*Forget shopkeepers, Britain seems to be a nation of amateur metal "detectorists". Take, for instance, Terry Herbert who in July '09 uncovered a tremendous cache of Saxon gold just below the surface of a cultivated field in south Staffordshire.


creatures I have seen in my apartment

I hope I am not tempting Fate by saying that the Brooklyn brownstone I live in has been uncommonly free of the New York City pest trifecta: cockroaches, mice, rats. Nor have I ever had a bed bug visitation. For this, I am very very thankful. Perhaps because there are a lot of trees and Prospect Park is just up the street, I have had a number of other callers.
Many of the images here are not of my specific creatures— they are from the delightful What's That Bug? A folksy, useful site whose authors attempt do just that— WTB? identifies readers' entomological sources of distress, disgust, or wonder from emailed images. Fielding everything from beauty shots to scenes of carnage to drawings (bottom) the authors are able to impart an impressive amount of information considering they are both MFAs and teach photography in Los Angeles!
House Centipede
Have seen several of these periodically— I can't even bear to talk about this.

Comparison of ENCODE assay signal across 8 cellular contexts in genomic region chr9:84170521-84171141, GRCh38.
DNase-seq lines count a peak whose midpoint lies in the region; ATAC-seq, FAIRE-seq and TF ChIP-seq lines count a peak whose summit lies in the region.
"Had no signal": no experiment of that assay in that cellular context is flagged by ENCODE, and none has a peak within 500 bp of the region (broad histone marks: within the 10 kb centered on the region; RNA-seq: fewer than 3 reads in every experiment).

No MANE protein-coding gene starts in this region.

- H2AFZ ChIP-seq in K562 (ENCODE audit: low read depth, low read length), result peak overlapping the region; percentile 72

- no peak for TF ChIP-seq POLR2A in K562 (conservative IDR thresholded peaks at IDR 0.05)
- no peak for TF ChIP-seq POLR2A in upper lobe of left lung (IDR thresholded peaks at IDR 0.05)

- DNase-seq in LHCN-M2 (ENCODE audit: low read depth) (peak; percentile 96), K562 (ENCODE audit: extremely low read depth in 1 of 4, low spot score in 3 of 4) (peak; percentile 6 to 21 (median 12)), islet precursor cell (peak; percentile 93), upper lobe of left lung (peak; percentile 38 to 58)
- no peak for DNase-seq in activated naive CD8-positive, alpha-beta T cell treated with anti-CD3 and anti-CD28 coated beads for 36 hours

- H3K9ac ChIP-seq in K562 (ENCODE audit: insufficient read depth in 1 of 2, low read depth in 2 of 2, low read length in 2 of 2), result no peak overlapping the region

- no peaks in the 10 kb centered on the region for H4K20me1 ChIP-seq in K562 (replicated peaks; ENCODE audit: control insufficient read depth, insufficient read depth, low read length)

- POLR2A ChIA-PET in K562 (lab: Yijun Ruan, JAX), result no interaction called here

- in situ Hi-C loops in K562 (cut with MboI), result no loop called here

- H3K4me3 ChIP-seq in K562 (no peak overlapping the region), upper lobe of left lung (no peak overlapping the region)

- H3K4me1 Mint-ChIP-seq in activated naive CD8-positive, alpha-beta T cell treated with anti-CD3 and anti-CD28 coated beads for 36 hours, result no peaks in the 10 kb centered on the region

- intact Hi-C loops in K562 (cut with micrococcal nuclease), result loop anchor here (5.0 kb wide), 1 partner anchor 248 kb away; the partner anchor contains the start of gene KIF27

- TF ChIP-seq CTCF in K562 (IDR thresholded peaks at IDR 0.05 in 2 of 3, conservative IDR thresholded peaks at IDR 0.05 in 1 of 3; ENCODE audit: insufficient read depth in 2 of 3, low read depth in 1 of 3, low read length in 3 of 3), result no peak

Unremarkable sightings, cat gets agitated
Spider Beetle 
(evidently harmless but it looks alarmingly like a tick to us inveterate urban dwellers!)

Brown Marmorated Stink Bug
Truthfully, I am not sure I saw this exact bug– it didn't "produce a pungent, malodorous chemical" 
when I scooped it up on a paper and threw it out the window
Daddy Long Legs
The last one I saw was about 5 inches across leg to leg. Hunched, unmoving, for 2 days in the cove molding near my ceiling it was like a visitor from a Tim Burton movie.
I also have small spiders, but I couldnt find an accurate image— they all seemed much bigger than what I have seen
little Black Ant
For two seasons I had a trail of ants coming and going single file each way from my west window. Very upsetting as I tried to obliterate them and they just. kept. coming.
Praying Mantis
This is my photo— and this is my mantis! I discovered it one night inside my apartment when its rustling against the window woke me. I was petrified since I didnt know what it was— it was just tremendous. Somehow I thought I'd shooed it out the window. By the time it appeared again, inside, I knew what it was and gingerly picked it up. I could feel its little tiny hands grasping as I flung it out the window. It (or a relative) showed up again on my geraniums.